A conservative auto mindset

According to the Society of Motor Manufacturers and Traders (SMMT) in the UK, the electric car sales jumped by 350% in the first semester of 2015 compared with 2014. All in all, it now represents roughly 3% of all new car sales in Great Britain. However, looking closer, we found out that most « electric cars » are not 100% electric ones but hybrids. And the top sales winner isn’t really somethinh like a Volkswagen or Renault urban light model, but the Mitsubishi Outlander PHEV. This big and heavy-weighted 4WD car has also become the best-selling electric car in Europe. Purely electric grew by 83% whereas hybrids jumped 530%. In other words, the electric car market was just dead until 2014!

Mitsubishi-Outlander-PHEV-Concept-S-7

So what? First, the UK seems to be catching up, showing a typical conservative behavior regarding this new breed of automobiles. Most UK drivers have been primarily rather skeptical and unwilling to change. Until for some reasons the media started to spread the news that, hey, alternative cars exist and even may work. Provided the change isn’t too brutal, hence a very clear preference for hybrids rather than solely electrics. And honestly, British car owners have too much passion for automobiles to massively consider downsizing and shifting towards little ugly electric vehicles. It’s like asking a fan of hamburgers (or fish and chips!) to totally change his diet and turn vegan the next day! Stereotypes are hard to remove, sorry for Tesla and other stylish electrics…

Conservatism is a frequently used adjective when it comes to the United Kingdom. It’s almost part of the british touch and charm. But after all, isn’t conservatism an intimate part of us all – wherever we are? Isn’t it normal to resist to a new fashion? Especially when it wasn’t massively expected, and comes out by surprise. Isn’t it wise not to act like a sheep and to refuse unique solutions, quick fixes that may eventually turn out to be counter-productive? Regarding electric cars, we seldom hear about lithium mines nor about recycling, so that we may wonder whether we’re really moving towards a circular automotive economy.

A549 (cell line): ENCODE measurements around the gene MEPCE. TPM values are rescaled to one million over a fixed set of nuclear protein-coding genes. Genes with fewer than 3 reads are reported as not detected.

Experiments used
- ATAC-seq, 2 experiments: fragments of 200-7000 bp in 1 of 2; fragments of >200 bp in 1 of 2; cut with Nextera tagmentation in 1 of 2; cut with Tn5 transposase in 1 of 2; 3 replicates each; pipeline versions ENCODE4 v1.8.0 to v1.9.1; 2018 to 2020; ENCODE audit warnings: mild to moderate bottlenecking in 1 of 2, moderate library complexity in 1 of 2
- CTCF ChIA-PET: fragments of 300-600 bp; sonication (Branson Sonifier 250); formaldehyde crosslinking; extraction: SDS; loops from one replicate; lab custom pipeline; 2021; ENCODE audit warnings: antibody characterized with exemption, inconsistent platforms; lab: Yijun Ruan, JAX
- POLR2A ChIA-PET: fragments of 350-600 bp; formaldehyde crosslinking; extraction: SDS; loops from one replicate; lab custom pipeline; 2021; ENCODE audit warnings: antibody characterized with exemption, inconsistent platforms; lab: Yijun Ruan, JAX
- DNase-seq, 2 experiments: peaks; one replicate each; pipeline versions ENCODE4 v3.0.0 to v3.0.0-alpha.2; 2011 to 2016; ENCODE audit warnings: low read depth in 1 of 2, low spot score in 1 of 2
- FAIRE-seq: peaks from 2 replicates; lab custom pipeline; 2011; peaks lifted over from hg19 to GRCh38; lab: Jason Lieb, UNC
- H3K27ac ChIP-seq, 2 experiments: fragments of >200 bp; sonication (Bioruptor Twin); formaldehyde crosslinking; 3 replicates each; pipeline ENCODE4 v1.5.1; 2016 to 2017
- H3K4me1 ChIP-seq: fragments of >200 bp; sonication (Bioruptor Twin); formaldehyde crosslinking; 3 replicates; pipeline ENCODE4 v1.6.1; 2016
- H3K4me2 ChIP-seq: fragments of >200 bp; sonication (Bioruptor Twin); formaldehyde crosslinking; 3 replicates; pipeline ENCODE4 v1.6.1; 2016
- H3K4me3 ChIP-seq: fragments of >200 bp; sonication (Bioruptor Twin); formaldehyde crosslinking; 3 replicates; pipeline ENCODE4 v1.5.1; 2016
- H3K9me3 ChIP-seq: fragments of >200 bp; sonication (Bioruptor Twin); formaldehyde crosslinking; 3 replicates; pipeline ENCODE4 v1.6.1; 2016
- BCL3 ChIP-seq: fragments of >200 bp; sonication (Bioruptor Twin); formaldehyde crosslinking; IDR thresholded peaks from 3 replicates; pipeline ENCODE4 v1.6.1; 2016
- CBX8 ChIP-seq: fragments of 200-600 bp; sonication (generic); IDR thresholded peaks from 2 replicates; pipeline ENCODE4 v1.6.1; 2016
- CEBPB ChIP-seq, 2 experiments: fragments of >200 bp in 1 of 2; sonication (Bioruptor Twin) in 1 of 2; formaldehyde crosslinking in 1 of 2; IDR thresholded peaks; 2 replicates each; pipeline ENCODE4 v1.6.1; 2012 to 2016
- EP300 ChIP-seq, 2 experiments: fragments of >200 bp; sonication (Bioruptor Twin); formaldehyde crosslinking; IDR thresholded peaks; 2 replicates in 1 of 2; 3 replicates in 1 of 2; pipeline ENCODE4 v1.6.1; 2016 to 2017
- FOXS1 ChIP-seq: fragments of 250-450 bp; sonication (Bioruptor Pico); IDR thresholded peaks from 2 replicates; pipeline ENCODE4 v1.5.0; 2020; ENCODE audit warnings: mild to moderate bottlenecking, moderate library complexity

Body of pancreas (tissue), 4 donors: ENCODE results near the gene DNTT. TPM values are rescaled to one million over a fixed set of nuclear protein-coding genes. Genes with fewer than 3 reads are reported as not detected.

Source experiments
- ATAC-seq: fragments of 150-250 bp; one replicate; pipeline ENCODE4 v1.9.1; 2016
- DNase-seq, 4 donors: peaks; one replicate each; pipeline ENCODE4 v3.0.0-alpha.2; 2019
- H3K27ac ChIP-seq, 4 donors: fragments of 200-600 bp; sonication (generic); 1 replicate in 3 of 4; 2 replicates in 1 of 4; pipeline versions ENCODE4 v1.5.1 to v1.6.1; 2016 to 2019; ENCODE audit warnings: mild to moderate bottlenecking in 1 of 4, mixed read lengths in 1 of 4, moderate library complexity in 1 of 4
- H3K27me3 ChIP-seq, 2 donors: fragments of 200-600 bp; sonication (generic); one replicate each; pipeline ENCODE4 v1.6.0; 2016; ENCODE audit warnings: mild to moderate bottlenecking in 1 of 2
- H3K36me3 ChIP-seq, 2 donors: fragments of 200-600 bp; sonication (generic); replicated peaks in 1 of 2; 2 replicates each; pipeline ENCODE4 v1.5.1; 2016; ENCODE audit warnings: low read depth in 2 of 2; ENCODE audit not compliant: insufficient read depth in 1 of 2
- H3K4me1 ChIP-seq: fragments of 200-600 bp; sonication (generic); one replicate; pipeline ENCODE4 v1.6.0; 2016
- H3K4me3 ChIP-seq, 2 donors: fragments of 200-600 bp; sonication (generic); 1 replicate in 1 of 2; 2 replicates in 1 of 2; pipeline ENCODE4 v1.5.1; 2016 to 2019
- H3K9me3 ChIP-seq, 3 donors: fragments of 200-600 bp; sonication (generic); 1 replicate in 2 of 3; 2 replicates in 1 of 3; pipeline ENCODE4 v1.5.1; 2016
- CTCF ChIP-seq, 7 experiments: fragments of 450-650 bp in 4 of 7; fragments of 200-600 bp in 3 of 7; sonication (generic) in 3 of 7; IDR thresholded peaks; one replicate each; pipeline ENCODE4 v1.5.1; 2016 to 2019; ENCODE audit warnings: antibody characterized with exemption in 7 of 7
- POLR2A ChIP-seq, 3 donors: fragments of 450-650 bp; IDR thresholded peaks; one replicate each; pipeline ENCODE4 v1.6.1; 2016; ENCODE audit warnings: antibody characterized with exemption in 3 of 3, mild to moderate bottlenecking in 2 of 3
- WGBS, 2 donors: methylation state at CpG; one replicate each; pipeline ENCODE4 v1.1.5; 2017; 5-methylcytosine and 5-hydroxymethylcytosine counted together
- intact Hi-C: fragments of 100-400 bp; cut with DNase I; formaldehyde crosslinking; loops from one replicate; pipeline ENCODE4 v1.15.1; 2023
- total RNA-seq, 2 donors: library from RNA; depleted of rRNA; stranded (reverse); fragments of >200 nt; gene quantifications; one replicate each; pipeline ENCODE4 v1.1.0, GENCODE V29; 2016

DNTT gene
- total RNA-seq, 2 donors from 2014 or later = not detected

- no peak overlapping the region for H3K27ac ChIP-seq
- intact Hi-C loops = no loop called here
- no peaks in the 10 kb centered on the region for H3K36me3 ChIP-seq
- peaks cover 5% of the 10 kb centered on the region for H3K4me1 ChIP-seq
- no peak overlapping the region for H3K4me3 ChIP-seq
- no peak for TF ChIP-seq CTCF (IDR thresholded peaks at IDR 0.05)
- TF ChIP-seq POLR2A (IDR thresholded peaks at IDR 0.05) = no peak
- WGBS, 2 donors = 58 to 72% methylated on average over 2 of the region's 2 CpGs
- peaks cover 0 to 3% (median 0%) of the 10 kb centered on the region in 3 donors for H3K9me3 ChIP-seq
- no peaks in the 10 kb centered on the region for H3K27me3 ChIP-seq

Generally speaking, when it comes to change, most people are always ready to find or invent excuses for not making the big leap. And recent VW scandal should make us more aware of the differences of mindsets between, say, traditional combustion engine makers and alternative (i.e. electric) ones such as Tesla or, sooner or later, Apple and Google. These Californian entrepreneurs simply don’t care for 20th century technology! In the middle of the road, politicians and observers don’t really know who’s right and who’s wrong. Who’s gonna lead us to a better world, who’s delaying us?

Laurent

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